Let me say that Scott W., linked just below, has a fine web log, is not a clergyman as far as I know (not that there’s anything wrong with being a clergyman), and he does not deserve to be the target of my bile; for all I know he’s a retired paratrooper with a sliver star, and God bless him. I’d rather link to someone I dislike, but his post is handy as an illustrative link. I’m sorry, but not sorry enough to keep quiet. Imagine that Noam Chomsky condemned water-boarding and I’m talking about him.
So is waterboarding wrong? Sure. Water-boarding is wrong. Okay? Then why do arguments against it gain so little traction with me? Partly because I’m human and a sinner; partly because I’m squeamish, believe it or not; partly because many faithful Christians, especially clergy, seem to underestimate the gravity of sins of omission, and this colors what I think of them and their arguments, especially today.
Those sins of omission are their own, naturally. They see the beam in the eye of virtually anyone trying to take an active role in the world – and the beam is there, sure enough – but they inevitably miss the speck in their own eye. This speck contributes to, for example, the people of North Korea living under miserable brutal repression for fifty years. Peace Now! Ban the Bomb! No Sanctions! No blood for, well, anything apparently.
Maybe they don’t really want the thankless task of being the conscience of everyone, and would rather be on the field of battle non-metaphorically. They long to take up arms – tangible ones, with 30-round magazines – and set free the captive, but that’s not their calling, darn it. Their calling, I guess, is to adjure those who have taken up arms not to shoot.
Again, water-boarding is wrong. So is leaving the people of North Korea under the heel of their oppressors. And no doubt those who so loudly and often condemn water-boarding would condemn the Dear Leader’s oppression too, but rather abstractly and notionally. That is, they’d condemn the oppression, and call for the captives to be set free (they’re great at calling for things, loudly and often) but if any man set out to free those captives in any way likely to actually work, they’d oppose it, and damn him for a warmonger.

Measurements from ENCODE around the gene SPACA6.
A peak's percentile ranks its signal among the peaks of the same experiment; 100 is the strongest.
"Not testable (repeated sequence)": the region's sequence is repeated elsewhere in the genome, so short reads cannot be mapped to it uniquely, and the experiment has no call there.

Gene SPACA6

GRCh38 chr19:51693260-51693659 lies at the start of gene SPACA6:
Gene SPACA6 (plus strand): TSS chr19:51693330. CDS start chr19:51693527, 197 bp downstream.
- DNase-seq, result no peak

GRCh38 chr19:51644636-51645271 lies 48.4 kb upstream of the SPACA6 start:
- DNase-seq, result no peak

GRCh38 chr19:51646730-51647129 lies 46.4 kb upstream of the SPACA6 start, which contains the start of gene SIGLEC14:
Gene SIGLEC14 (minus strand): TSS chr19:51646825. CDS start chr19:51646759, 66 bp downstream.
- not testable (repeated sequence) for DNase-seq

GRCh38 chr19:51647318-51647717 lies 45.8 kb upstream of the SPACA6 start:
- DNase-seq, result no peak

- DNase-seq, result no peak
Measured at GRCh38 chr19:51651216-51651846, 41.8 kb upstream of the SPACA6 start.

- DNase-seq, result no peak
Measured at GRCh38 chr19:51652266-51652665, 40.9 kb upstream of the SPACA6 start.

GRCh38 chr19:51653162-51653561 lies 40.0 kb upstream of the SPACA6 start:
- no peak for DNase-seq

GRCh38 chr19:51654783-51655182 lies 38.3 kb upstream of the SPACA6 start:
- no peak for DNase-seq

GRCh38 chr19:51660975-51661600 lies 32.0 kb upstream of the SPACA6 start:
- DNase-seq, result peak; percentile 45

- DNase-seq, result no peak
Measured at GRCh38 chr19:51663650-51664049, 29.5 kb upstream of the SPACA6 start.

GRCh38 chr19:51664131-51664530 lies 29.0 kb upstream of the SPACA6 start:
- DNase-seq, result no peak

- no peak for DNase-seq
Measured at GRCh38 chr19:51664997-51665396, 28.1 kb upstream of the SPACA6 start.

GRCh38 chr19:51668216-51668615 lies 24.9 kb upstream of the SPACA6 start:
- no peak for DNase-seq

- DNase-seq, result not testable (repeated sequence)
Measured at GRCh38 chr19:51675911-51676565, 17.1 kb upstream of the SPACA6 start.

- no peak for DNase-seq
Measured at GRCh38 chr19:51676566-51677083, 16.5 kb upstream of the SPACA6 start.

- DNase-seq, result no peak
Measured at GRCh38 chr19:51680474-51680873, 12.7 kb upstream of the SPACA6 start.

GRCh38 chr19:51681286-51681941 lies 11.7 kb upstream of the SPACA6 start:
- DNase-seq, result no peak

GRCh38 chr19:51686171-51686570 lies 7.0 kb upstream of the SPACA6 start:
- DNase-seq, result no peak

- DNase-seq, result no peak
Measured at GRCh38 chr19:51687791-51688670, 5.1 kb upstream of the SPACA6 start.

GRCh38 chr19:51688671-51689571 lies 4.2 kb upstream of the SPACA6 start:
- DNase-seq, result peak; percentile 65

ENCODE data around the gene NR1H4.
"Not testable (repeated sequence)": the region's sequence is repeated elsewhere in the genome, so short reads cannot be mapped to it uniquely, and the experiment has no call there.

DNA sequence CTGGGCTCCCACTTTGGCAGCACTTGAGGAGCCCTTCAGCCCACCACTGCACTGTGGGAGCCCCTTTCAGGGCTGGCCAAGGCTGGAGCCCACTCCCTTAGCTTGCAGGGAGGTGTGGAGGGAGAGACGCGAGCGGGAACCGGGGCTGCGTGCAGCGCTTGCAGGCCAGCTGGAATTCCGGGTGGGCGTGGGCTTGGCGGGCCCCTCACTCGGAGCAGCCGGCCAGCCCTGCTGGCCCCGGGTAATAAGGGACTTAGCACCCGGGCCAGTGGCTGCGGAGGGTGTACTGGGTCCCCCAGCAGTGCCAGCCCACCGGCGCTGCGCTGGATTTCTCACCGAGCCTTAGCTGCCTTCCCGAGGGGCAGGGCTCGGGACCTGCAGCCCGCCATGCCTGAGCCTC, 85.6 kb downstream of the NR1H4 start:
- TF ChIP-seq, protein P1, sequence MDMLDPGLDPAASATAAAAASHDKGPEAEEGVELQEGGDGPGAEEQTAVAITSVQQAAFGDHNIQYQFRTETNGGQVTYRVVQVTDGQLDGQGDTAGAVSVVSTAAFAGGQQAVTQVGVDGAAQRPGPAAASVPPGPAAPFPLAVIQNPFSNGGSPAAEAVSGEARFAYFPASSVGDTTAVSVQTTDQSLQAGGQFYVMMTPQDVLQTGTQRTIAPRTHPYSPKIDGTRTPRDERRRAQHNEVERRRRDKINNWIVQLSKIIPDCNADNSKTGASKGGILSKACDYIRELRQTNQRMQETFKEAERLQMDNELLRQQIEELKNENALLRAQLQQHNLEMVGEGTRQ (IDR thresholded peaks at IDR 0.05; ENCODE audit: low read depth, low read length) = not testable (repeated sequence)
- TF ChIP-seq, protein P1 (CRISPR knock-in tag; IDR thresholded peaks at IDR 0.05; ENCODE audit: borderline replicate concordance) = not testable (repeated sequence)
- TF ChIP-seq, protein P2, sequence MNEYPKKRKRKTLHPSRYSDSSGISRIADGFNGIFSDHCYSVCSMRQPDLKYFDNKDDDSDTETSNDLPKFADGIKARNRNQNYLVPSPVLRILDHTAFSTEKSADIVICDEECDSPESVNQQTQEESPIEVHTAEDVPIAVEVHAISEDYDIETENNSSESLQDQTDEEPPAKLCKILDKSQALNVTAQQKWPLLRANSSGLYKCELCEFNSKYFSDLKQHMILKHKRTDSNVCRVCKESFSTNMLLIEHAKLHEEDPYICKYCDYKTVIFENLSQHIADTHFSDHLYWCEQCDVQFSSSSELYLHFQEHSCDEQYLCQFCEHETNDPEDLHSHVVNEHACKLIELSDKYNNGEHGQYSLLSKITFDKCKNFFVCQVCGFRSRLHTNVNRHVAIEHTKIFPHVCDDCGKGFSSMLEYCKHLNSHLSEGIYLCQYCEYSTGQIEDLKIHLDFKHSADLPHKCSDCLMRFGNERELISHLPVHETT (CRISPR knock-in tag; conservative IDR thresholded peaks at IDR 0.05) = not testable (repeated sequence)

But water-boarding is either wrong or it isn’t (and it is). Why does North Korea or the peace movement have anything to do with it? Logically it doesn’t, beyond rubbing me the wrong way. These people are communicators – writers and talkers. They have a high moral standard for any action, and any number of cogent reasons for more negotiation – until it all goes wrong, and they run to the embassy, expecting the American military they contemn to protect them with deadly force until they can be evacuated to pen a stinging op-ed about US policy and that wicked vile School of the Americas.
Their sins, I think, are mostly sins of omission. Those of the average soldier are more likely sins of commission. The ironically named “activists,” like me and everyone else, see others’ sins and overlook their own. No doubt the dimming of perception acts both ways, with soldiers looking more lightly on their own debauchery down in Columbus than on the hypocrisy of the preacher. This leads to writers and talkers and clergymen underestimating the gravity of sins of omission. Though the preachers’ arguments are correct as far as I can see – yet again, water-boarding is wrong – they leave a bad taste, apparently a bitter taste, in my mouth.
UPDATE 11 May 2011: linked Noam Chomsky.